In fresh stand-off with V-C, JNU teachers have students by their side

In a statement, JNUTA, which stood by the accused teachers, said that "they were vindictively targeted by the JNU administration for raising their voices against the misdeeds and mismanagement of the University." Photo: PTI

Jawaharlal Nehru University (JNU) is in the news again and like most incidents on the campus, this too is about a standoff. However, this time it is between teachers and the vice-chancellor M Jagadesh Kumar.

In the latest tiff, the vice-chancellor has issued charge sheet to 48 teachers for a taking out a protest demanding his ouster last year over his alleged failures. This time however, the students union have joined hands with the teachers to take on the Andhra Pradesh-born karate expert and former professor of electrical engineering at IIT, Delhi.

Among the 48 are former and serving office-bearers of the university teachers’ association, several senior professors and a retired teacher.

In July last year, the teachers had organised a daylong strike over two issues. One, for the “harassment, targeting and humiliation of JNU teachers by the vice-chancellor and this administration in various statutory bodies” and two, for withholding the salaries of two teachers, one of whom has approached the Delhi Commission for Minorities, which has sent a notice to JNU.

While several students and some teachers have faced disciplinary action for a series of protests since Kumar assumed charge in 2016, this is the first large-scale action on the teachers and has the potential to trigger the dismissal of several senior professors. The teachers have until August 7 to respond.

In the notices sent to the teachers along with a video showing them protesting, Kumar has accused them of violating Rule M-7(6) of the Academic Rules and Regulations that ban protests within the 100-metre radius of the JNU campus. He has instituted an inquiry under Rule 14 of the Central Civil Services (Classification, Control and Appeal) Rules, 1965.

“What is happening in JNU is the deinstitutionalising of an institution. Stakeholders who have a role to play in the running of the university have been undermined. The faculty committee, academic council, executive council, bodies which run the institute, have been crushed. Debate and deliberations, which have been the character of JNU, has been done away with,” says Professor Atul Sood, president, Jawaharlal Nehru University Teachers Association (JNUTA).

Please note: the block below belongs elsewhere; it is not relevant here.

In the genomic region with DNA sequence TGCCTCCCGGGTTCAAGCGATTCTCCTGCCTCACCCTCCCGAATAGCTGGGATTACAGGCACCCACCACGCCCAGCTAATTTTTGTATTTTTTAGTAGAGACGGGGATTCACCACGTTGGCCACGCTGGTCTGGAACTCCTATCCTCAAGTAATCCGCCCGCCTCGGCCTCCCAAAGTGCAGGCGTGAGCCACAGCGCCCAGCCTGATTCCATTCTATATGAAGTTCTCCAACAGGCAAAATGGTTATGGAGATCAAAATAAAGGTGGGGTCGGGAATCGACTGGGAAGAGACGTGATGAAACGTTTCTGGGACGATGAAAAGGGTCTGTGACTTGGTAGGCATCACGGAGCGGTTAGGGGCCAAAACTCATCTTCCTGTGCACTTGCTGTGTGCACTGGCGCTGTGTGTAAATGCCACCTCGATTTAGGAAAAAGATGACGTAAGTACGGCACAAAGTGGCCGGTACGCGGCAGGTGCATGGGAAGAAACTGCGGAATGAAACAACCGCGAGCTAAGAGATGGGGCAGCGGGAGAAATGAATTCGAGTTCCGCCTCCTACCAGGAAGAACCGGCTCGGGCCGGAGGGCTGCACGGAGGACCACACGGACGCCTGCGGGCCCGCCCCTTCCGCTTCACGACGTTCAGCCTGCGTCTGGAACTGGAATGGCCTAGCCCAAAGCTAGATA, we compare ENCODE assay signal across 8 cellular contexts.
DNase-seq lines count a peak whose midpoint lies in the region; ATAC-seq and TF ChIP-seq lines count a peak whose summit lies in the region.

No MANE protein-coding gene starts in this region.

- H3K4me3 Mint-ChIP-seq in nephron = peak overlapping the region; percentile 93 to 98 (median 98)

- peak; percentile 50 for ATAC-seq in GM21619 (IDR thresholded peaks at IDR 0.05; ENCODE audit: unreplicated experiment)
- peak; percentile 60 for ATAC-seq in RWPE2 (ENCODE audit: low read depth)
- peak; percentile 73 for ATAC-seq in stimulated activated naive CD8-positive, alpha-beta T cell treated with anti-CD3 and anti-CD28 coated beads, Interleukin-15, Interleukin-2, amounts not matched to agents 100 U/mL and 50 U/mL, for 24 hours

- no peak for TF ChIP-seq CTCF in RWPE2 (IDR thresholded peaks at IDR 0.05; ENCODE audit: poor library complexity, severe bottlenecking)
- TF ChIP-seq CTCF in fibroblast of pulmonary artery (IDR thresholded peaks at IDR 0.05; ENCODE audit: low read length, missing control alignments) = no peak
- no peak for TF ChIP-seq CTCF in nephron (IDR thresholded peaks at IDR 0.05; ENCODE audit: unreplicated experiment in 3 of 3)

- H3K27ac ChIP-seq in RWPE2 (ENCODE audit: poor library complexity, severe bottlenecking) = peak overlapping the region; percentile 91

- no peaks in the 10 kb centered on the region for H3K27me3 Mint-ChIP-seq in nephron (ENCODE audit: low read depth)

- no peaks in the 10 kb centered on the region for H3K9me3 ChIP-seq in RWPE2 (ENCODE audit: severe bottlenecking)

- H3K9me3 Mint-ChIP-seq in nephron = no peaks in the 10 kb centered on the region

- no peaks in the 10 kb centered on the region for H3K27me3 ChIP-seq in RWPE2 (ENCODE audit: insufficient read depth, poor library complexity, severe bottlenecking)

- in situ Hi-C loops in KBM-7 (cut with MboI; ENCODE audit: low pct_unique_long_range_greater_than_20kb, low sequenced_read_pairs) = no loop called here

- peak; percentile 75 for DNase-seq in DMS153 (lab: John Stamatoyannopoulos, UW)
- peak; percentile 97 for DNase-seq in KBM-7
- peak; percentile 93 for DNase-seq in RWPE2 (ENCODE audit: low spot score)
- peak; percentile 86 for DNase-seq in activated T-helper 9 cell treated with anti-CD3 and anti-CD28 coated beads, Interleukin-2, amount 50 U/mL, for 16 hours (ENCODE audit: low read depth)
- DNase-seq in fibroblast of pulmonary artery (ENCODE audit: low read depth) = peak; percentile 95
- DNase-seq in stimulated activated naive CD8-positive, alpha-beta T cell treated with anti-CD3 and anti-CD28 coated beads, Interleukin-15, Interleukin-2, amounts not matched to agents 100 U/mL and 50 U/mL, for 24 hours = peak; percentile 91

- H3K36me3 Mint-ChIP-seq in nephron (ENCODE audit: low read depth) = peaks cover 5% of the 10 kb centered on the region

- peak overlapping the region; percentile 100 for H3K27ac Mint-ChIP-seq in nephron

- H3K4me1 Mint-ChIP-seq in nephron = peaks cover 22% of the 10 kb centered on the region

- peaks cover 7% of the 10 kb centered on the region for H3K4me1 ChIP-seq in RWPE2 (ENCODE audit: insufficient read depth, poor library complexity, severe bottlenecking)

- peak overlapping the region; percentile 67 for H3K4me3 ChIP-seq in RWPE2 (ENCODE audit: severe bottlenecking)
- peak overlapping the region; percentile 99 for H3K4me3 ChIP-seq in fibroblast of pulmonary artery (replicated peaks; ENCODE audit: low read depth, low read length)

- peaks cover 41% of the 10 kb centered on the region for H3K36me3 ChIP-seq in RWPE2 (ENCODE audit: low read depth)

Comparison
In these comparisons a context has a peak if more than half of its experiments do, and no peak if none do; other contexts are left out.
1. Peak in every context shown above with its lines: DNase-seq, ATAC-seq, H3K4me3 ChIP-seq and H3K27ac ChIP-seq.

In a statement, JNUTA, which stood by the accused teachers, said that “they were vindictively targeted by the JNU administration for raising their voices against the misdeeds and mismanagement of the University.”

Meanwhile, on Monday (July 29) the Jawaharlal Nehru University Students’ Union (JNUSU) expressed solidarity with the 48 JNU teachers. The students also demanded that the charges be dropped immediately.

Speaking to The Federal, Professor Sood said, “Democratic institutions in JNU, set up under the JNU Act passed by the Parliament, are being manipulated. This has led to a deep crisis, which is impacting the teaching-learning process. The V-C has issued a press release in November last year saying that Central Civil Service Rules doesn’t apply to JNU. However, in the charge sheet, he says we have violated CCS rules. The fight in JNU is not about ideology, but for implementing Constitutional norms envisaged for JNU.”

He also pointed out that the ordinance for the 100m rule was implemented in December 2018, “but our protest took place in July. What does this mean?”

Over the decades, JNU has been a model for a public university in India. With its low fee, subsidised accommodation and socially inclusive policies, JNU opened its doors to a large section of young people from marginalised backgrounds who could not have imagined pursuing higher studies.

However, in recent times, after Kumar took over as V-C, the number of research seats for MPhil and PhD was slashed by 84%, on the grounds that it was essential to balance the student-teacher ratio.

In the past two years, JNU has also witnessed a series of politically motivated appointments in the faculty. The admission policy is also being overhauled, with the V-C scrapping provisions such as unique deprivation points, under which students coming from backward regions of the country and women were given additional marks in their entrance exams.

“What is happening in the campus is a battle of mediocracy. The warring factions are just a bunch of opportunists, vying for power. They are ideologically bereft too. Most of them will change colours if there is another dispensation in the Centre. The saddest part is that academics is suffering due to this,” said an assistant professor from JNU on condition of anonymity.